But where Chase really shines here is in allowing you to also combine points with 1 member of your household. This means that, for example, I can move points from my Ink Cash card to my wife’s Sapphire Reserve and then she can use those points towards travel at 1.5 cents each or transfer them to partners. This means that those playing in 2-player mode only need 1 premium or ultra-premium card in the household. While Membership Rewards automatically pools the points from all of your Membership Rewards-earning cards, Amex is missing the easy ability to move points at will between two members of a household. When you’re a little short for an award booking, being able to combine forces with your spouse/partner is huge, so Chase comes up very strong here.
Strength 3) Instant transfers to most airline partners
Award availability comes and goes. On the most desirable routes, you need to be ready to pounce when you find seats available. Chase makes that pretty easy since all airline partners other than Singapore Airlines transfer instantly. That’s huge. Earlier this year, I nearly got tripped up when I didn’t think to check the transfer time before moving Membership Rewards points to ANA. Imagine my surprise when that transfer took 48 hours and the award flights I wanted disappeared in the interim. While Membership Rewards also enjoys instant transferability to most of the partners it shares with Chase, the variability means I need to check before I transfer my Membership Rewards points and I need a backup plan in case award inventory goes out of stock.
Knowing that transfers from Chase are instant for all airlines other than Singapore is a major strength in my eyes. I recently put a Flying Blue award on hold for 2 days to think about it knowing that I could instantly transfer my points and book right before the deadline.
I’d like to see Chase expand with a few more airline partners, but I also hope they can maintain the instant transfer times.
Strength 4) More keeper cards
While Amex is rumored to be stepping up the game in this department this week, Chase definitely has a much bigger stable of “keeper” cards — credit cards that are worth maintaining beyond the first year without closing them down. In the era of 5/24 when it is difficult to get approved for the Ultimate Rewards cards, it’s huge to have a strong collection of no-annual-fee cards that might just be worth keeping in perpetuity (or downgrading to from a card with an annual fee) if you do not plan to be under 5/24 again any time soon. Here are the Ultimate Rewards cards with no annual fee:
- Chase Freedom
- Chase Freedom Unlimited
- Chase Ink Cash
- Chase Ink Unlimited
- Chase Sapphire (not preferred)
Arguably, all of those cards other than the no-fee Sapphire card are worth having and holding ’till death do you part for their favorable earning structures. Unless you want to….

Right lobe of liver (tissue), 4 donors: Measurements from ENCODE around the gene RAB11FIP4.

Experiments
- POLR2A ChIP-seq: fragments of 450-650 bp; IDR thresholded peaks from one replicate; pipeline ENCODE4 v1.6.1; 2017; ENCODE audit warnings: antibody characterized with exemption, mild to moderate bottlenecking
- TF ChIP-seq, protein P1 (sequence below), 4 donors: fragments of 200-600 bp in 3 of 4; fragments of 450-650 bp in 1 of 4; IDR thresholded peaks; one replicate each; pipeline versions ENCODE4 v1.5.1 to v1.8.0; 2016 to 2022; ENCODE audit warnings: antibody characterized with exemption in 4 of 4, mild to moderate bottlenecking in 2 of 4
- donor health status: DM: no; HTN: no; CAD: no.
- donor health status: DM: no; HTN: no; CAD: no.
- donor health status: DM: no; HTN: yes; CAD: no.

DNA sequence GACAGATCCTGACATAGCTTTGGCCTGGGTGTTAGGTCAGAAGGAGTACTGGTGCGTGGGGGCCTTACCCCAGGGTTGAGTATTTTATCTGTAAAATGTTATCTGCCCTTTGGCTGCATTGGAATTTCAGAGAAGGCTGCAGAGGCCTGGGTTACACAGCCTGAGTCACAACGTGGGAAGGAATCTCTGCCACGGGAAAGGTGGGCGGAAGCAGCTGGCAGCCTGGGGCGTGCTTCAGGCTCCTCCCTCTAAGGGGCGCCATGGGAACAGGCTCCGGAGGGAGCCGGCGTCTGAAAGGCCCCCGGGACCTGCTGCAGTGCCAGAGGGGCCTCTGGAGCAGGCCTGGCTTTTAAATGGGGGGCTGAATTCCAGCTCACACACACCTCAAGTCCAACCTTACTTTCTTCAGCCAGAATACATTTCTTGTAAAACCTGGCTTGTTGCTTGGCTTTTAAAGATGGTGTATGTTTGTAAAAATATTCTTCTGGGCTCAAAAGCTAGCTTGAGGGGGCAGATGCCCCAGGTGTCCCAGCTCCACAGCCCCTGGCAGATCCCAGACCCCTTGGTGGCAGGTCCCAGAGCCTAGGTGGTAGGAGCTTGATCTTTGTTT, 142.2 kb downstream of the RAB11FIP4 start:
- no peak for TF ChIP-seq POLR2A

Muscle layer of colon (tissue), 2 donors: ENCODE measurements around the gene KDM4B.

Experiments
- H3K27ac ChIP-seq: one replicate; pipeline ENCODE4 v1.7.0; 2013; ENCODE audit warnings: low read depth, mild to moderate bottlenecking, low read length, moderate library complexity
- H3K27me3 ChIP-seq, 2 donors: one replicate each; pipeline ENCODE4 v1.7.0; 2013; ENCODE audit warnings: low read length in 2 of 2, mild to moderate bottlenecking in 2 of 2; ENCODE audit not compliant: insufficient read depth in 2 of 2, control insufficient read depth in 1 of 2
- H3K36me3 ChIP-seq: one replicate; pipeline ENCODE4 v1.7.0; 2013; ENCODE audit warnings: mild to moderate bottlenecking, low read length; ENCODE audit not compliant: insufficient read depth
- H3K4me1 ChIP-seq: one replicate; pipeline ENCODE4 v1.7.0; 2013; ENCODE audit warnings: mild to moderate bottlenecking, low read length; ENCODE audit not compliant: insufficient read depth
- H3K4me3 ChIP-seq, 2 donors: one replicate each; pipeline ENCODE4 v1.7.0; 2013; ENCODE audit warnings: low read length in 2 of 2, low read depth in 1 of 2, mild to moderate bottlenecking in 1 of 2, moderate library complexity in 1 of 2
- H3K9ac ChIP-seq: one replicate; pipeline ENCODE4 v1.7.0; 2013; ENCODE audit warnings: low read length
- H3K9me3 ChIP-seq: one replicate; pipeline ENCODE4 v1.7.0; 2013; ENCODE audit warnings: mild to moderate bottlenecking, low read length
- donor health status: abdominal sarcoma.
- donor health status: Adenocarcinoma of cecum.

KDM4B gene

Strength 5) Earn the new cardmember bonus again
Unlike Amex, which generally limits you to earning one welcome bonus per product in your lifetime, Chase generally deems you eligible to earn the bonus as long as you have not earned a new cardmember bonus on that particular product within the past 24 months — making it at least theoretically possible to earn the new cardmember bonus on a card every other year if you cancelled and re-applied. That said, it’s not quite that easy these days as Chase has introduced new rules complicating this. For example, the waiting period is now 48 months on the Sapphire cards (that’s 48 months from the last time you earned a new cardmember bonus on either the Sapphire Preferred or Reserve in order to get the new cardmember bonus on either card in the future). Thankfully, Ink cards do not share that restriction.
In short, it’s easy to build your balance via new cardmember bonuses if you’re under 5/24.
Strength 6) Better travel protection
One area where Chase is really leading the way is in travel protections for trips booked with premium and ultra-premium credit cards. While things like trip delay and cancellation insurance or rental car CDW may not be useful on the vast majority of trips, it is certainly useful to have those protections when you need them. Our own Stephen Pepper wrote about his experience utilizing the Chase CDW when his rental car got caught in a hail storm in Australia (See: My experience using Chase Sapphire Reserve rental car insurance). I haven’t yet had a claim with Chase for trip delay, but I was glad to have had coverage on what was surely either an expensive or uncomfortable night in DC for many travelers who had to choose between ridiculous hotel rates or sleeping at the airport (See: My $500 trip delay claim with Citi Prestige).